Consensus protocols [1] have become a widely popular engineering tool for distributed coordination of multi-agent systems. Not only they have many practical applications, such as sensor fusion and synchronization of coupled oscillators, but also have been applied as a mathematical tool in solving a distributed optimization problem and distributed control over networks. The goal of a consensus protocol is such that the state of each agent in the network converges to a common point. In order to achieve this goal, the connectivity of the agents in the network plays an important role. It has been shown in the literature that under a certain level of connectivity, the objective can actually be achieved.

For some distributed optimization problems, each agent actually must be able to obtain a common optimal decision [2,3]. This can be achieved by implementing the consensus protocol as a part of the distributed algorithm. In our work [4,5], we also exploit the consensus approach as an information-exchange protocol for distributed model predictive control schemes. In this regard, we can actually relax the necessary communication requirement and allow some level of communication failures.

In this simulation, we introduce the standard consensus protocol over a fixed communication network. Let the network of a multi-agent system be described by an undirected and fixed graph \(G = (N,E)\), where \(N\) denotes the set of agents, i.e., \(N = \{1,2, \dots \}\) and \(E\) denotes the set of communication links, i.e., \((i,j) \in E\) means that agents \(i\) and \(j\) can communicate with each other. In this regard, denote the set of neighbors of agent \(i\) by \(N_i\), i.e., \(N_i = \{j: (i,j) \in E\}\). Let \(x_i\) be the state of agent \(i\). Then, the standard consensus protocol [1] is stated as follows:

\[\begin{aligned} \frac{dx_i}{d t} = \sum_{j \in N_i} \left(x_j - x_i \right) \end{aligned}\]

for all \(i \in N\). We suppose that there are four agents in the network and these agents are initially started at a different position in a two-dimensional Euclidean space. Throughout this simulation, we can observe the behavior of these agents when the above consensus protocol is applied. To that end, please follow the following instructions.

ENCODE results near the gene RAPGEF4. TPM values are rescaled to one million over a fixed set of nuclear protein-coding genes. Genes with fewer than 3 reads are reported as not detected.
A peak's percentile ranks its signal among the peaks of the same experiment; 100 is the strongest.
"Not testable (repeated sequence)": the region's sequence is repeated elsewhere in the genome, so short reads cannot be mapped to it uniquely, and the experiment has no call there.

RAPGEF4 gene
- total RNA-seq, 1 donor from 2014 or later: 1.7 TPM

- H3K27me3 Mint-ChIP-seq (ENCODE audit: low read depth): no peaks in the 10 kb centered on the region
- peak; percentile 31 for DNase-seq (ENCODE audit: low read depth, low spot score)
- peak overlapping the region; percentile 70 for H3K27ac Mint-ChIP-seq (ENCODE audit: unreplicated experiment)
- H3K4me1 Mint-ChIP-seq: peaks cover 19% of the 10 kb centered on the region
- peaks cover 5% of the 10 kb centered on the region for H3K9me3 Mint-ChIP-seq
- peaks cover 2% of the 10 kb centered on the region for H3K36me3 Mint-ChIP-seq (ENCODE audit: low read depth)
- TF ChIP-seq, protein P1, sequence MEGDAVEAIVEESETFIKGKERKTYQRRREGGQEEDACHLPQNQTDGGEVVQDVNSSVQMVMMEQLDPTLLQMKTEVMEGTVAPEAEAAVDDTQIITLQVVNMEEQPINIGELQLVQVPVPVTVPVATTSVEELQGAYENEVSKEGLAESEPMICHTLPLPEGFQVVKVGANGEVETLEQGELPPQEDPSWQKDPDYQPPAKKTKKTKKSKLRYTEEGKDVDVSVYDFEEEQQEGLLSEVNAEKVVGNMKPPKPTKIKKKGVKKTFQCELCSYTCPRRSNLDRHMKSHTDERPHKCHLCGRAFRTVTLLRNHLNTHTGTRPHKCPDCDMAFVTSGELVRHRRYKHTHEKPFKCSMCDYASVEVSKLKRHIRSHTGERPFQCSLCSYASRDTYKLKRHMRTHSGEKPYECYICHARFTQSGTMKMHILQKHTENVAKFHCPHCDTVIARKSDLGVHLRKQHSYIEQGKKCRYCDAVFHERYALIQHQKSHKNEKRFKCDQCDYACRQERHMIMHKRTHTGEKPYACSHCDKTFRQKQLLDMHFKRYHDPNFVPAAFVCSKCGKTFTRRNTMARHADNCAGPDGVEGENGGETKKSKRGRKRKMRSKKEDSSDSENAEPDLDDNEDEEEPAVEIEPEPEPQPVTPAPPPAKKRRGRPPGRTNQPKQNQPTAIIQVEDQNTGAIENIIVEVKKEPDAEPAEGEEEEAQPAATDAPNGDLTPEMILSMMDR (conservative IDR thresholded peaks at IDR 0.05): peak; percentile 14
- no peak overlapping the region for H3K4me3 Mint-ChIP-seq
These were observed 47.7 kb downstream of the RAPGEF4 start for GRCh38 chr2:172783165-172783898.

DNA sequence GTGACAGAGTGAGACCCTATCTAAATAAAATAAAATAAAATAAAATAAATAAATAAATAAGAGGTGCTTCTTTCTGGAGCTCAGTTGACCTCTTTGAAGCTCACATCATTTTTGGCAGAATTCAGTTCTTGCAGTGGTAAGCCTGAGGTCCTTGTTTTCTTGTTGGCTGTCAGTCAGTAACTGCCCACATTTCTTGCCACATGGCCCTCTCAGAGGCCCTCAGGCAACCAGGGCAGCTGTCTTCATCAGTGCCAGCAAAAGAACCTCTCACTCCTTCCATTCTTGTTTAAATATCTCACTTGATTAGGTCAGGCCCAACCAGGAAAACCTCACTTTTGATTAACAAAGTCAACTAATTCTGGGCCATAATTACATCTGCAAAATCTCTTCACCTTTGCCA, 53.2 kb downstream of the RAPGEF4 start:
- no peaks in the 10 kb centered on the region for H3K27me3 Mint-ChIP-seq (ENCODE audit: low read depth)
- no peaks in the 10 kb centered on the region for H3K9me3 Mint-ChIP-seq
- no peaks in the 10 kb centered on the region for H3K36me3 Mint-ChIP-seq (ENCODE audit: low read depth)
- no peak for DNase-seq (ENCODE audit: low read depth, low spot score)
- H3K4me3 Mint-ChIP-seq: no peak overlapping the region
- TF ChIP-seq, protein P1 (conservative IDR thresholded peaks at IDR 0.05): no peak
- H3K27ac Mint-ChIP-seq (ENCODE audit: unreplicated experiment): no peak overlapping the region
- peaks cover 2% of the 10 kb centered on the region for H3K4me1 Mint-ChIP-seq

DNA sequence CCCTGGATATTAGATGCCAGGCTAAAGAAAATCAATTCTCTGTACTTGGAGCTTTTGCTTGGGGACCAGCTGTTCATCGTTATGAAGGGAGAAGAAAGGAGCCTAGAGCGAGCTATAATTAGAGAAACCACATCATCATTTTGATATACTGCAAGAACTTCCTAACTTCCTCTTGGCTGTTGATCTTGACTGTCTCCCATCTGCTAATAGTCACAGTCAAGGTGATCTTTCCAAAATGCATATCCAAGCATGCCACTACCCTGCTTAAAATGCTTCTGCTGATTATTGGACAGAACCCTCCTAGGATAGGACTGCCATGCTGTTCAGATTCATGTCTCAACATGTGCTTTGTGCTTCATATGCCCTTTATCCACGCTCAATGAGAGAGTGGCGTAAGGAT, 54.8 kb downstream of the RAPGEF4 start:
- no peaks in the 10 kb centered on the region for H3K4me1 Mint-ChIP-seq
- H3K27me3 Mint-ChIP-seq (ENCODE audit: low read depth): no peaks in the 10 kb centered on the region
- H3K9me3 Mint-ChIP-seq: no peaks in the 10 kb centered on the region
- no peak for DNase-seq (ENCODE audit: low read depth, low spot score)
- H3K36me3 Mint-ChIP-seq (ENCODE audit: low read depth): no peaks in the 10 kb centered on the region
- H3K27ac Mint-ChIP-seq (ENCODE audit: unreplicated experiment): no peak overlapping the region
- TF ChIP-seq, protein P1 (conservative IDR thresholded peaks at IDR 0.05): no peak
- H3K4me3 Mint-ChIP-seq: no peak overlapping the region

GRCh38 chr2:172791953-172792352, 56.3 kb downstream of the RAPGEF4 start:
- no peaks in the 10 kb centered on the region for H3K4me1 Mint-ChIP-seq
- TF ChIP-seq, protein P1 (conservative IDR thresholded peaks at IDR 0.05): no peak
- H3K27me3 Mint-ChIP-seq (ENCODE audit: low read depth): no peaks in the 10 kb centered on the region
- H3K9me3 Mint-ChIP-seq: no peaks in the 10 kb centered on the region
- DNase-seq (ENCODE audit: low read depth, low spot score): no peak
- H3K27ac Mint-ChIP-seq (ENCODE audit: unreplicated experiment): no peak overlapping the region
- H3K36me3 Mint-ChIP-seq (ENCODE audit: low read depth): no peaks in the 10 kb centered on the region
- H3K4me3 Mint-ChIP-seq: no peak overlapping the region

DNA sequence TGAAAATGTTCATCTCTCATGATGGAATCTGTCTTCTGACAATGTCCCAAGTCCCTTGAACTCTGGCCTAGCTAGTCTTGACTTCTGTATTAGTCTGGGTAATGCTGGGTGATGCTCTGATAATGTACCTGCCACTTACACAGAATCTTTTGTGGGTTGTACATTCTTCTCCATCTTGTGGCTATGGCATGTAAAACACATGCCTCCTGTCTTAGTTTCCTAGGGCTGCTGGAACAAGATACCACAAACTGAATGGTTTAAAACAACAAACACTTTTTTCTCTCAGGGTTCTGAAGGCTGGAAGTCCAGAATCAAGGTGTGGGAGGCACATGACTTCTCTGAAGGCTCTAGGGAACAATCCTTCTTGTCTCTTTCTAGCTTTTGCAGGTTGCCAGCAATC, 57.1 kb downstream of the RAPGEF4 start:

- Prior to pressing Play, please choose the communication network for the system. We provide three different choices, which can be selected by sliding the bar on the top. Note that we intentionally do not provide a description of the network so that we can analyze it from the behavior of the agents.
- Press Play and observe the movement of the agents. Do they all move to the same position?
- Press Pause and then reposition all agents randomly by dragging and dropping them. Can you guess what is the common point that the agents achieve? You might check the plots of the horizontal and vertical positions if needed.
- Try steps 1-3 for all three networks and analyze the differences in the behavior of the agents. Under which networks the convergence to a common point is achieved? Which network has the fastest convergence? Can you guess which network has more connectivity?

**References**

[1] R. Olfati-Saber and R. M. Murray, "Consensus and cooperation in networked multi-agent systems," Proceedings of the IEEE, vol. 95, No. 1, pp. 215-233, 2007.

[2] A. Nedić, A. Ozdaglar, and P. A. Parrilo, "Constrained consensus and optimization in multi-agent networks," IEEE Transactions on Automatic Control, vol. 55, no. 4, pp. 922-938, 2010.

[3] A. Nedić and A. Olshevsky, "Distributed optimization over time-varying directed graphs," IEEE Transactions on Automatic Control, vol. 60, no. 3, pp. 601-615, 2015.

[4] W. Ananduta, J. Barreiro-Gomez, C. Ocampo-Martinez, and N. Quijano, "Resilient information-exchange protocol of distributed model predictive control Schemes," in Proceedings of American Control Conference, Milwaukee, USA, 2018, pp. 1286-1291.

[5] W. Ananduta, J. Barreiro-Gomez, C. Ocampo-Martinez, and N. Quijano, "Mitigation of communication failures in distributed model predictive control strategies," IET Control Theory and Applications, vol. 12, no. 18, pp. 2507-2515, 2018.